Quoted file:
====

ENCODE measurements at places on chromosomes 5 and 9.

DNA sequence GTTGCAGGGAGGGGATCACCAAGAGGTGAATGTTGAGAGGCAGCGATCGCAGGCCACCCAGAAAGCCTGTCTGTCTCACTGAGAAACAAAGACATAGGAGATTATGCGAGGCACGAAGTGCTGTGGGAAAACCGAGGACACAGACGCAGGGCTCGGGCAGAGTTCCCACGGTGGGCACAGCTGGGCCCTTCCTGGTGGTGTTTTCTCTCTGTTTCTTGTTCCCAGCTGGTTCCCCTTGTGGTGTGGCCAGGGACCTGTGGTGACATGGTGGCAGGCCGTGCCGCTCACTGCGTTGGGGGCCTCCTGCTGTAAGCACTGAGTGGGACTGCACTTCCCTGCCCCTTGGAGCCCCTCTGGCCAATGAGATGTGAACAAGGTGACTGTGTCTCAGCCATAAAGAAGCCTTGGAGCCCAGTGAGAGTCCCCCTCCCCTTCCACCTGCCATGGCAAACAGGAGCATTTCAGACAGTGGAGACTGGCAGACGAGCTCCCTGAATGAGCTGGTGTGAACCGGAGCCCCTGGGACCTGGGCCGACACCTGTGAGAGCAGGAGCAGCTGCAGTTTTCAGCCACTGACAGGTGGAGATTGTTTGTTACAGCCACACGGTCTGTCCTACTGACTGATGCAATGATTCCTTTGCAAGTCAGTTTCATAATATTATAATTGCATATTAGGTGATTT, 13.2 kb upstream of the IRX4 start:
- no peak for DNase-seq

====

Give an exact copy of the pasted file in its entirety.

ENCODE measurements at places on chromosomes 5 and 9.

DNA sequence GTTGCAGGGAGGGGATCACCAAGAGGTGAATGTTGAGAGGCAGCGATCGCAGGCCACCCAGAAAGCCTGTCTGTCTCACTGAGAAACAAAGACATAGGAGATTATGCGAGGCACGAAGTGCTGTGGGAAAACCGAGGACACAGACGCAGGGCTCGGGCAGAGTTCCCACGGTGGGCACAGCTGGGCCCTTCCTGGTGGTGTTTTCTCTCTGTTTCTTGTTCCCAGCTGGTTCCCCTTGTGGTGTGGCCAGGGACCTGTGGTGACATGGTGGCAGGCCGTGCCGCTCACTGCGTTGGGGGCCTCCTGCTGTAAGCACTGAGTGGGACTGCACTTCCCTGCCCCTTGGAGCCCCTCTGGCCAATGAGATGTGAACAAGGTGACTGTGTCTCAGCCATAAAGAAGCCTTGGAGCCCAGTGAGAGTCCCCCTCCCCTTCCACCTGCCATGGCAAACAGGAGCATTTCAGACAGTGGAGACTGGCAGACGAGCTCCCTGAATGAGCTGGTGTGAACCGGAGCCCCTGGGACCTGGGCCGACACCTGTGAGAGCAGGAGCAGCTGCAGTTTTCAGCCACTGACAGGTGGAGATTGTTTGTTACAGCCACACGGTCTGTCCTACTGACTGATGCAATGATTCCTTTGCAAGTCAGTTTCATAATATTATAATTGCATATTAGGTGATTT, 13.2 kb upstream of the IRX4 start:
- no peak for DNase-seq